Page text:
In some cases, canceling the entire assessment program outright might not be the unkindest cut of all. Eviscerating a program by chopping off its performance events or cutting its administration time in half can be worse. Unrealistic time constraints for reporting results or for getting a new program up and running can emasculate an assessment program and dishearten those working on it either at the department of education or for their assessment contractor.

Disruption Requires Stability

We know that Education Reform requires a long-term commitment.

As part of that long-term commitment to reform, innovation in assessment requires time:

    • Time for design
    • Time for development
    • Time for implementation
    • Time to revise and adjust, as needed

Even when purchasing a tried and true innovative assessment off the shelf, time will be needed to implement and make necessary adjustments to fine tune the implementation process. The same applies to an innovative curriculum and instructional materials; and ideally, those are being considered in concert with the assessment as part of any serious reform effort or proposed innovation.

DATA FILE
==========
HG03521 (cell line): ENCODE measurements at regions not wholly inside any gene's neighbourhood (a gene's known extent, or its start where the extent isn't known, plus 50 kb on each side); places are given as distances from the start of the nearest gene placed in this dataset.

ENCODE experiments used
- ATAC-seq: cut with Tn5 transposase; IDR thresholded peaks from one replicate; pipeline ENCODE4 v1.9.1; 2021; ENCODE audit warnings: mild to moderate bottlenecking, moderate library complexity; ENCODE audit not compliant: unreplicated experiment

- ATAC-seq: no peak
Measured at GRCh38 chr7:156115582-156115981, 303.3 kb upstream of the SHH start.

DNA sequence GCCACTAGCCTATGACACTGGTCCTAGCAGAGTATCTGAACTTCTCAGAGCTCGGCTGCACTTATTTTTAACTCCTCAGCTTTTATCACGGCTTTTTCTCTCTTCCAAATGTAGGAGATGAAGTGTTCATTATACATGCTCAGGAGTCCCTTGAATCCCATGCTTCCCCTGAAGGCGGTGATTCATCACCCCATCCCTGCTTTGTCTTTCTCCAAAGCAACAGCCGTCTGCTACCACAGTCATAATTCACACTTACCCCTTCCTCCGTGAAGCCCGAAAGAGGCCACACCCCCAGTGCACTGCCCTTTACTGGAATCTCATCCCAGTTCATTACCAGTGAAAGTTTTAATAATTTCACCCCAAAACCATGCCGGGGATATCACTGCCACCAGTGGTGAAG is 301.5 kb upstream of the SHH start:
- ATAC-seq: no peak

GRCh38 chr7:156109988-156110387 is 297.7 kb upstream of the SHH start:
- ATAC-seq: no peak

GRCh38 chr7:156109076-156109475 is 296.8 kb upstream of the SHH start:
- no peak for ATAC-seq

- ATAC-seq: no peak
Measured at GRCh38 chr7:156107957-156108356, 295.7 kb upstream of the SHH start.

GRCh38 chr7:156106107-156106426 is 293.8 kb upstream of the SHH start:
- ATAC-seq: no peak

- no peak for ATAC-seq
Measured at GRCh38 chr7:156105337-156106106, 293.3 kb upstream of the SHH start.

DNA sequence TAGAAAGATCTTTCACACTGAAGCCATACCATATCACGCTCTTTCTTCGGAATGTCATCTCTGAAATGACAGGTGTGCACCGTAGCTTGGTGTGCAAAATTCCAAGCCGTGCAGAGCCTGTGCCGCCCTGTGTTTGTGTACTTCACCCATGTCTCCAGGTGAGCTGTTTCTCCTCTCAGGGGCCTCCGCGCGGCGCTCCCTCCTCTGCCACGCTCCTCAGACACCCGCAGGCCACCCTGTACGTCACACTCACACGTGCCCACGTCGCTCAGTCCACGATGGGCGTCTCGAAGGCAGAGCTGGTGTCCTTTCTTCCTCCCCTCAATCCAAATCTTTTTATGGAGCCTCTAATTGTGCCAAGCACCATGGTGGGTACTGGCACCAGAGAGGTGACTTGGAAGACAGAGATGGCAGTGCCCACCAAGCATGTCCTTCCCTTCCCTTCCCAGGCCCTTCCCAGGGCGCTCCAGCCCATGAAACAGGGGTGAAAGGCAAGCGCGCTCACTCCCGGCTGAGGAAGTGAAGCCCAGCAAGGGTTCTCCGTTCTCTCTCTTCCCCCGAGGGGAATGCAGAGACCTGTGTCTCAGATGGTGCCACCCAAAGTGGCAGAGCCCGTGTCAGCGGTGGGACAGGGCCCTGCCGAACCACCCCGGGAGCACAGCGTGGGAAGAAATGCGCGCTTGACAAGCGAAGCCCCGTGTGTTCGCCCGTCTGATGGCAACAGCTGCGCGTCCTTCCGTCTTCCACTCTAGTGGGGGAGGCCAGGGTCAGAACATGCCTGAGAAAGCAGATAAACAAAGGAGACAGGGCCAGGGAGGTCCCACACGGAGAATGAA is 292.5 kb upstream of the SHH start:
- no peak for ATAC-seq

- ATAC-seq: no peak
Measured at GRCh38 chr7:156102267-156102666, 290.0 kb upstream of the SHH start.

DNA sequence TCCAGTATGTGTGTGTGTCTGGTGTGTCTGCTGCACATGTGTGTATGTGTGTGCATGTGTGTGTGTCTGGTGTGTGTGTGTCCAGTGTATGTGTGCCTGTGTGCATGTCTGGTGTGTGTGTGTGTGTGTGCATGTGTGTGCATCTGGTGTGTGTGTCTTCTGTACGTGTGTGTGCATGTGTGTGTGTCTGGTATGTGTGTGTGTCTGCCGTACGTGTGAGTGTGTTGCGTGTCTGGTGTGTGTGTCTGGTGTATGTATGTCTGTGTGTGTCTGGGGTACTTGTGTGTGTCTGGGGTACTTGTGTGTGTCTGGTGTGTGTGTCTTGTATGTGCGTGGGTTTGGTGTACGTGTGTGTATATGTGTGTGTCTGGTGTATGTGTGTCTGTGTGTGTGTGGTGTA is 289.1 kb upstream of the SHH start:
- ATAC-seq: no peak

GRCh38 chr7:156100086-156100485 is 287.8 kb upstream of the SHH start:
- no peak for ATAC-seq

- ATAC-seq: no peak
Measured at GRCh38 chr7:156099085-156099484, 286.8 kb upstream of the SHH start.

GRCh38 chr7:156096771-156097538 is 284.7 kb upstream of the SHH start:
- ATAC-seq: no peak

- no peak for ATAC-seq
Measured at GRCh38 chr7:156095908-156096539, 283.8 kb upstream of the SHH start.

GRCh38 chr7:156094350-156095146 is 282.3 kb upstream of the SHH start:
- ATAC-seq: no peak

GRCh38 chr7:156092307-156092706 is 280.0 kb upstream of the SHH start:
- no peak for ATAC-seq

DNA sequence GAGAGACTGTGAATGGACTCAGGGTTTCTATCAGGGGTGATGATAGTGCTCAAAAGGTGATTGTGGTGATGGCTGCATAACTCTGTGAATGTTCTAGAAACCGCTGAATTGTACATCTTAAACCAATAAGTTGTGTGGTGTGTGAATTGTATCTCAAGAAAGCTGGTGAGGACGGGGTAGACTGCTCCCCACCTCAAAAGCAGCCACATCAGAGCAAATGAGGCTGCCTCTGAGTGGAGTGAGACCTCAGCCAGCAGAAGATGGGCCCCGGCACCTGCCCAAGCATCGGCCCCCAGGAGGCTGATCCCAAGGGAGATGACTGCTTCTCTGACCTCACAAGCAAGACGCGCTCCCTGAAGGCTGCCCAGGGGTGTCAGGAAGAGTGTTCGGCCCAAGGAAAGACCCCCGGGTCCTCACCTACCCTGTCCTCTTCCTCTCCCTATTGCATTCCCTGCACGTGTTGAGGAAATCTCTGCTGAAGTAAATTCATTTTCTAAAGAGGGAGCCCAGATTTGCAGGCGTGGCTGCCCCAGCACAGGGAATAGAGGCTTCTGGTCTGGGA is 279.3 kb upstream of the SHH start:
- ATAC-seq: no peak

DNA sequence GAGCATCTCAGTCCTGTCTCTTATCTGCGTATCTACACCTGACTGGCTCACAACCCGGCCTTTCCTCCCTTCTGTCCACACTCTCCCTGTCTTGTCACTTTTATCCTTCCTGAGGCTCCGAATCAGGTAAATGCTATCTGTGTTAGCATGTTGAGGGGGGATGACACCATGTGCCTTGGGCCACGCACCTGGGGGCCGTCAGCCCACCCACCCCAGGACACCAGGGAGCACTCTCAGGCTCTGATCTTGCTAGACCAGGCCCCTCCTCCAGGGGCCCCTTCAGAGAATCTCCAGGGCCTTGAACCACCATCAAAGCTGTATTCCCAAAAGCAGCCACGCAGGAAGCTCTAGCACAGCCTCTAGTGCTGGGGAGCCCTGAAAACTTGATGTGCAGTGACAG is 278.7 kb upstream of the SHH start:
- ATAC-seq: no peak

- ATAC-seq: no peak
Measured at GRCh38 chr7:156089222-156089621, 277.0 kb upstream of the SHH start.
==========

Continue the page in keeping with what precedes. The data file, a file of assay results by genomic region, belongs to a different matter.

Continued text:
I was fortunate in my career to work with two programs that were given adequate time to grow and flourish – and all involved benefitted greatly because of it.

  • In Massachusetts, the Massachusetts Comprehensive Assessment Program (MCAS) enjoyed bipartisan support and survived a revolving door of governors in its early years. So many pieces of the education puzzle were in motion and little felt stable as the Massachusetts Education Reform Act was being implemented. The commitment to the assessment program was unwavering and provided some needed stability.
  • The New England Common Assessment Program (NECAP) was able to survive for a decade until the states moved on to the Common Core consortia only because of the commitment and cooperation of the commissioners and governors of the participating states. This commitment to the program and to their partner states remained in place even when one of the states faced severe budget shortfalls.
Stability Requires Strong Leadership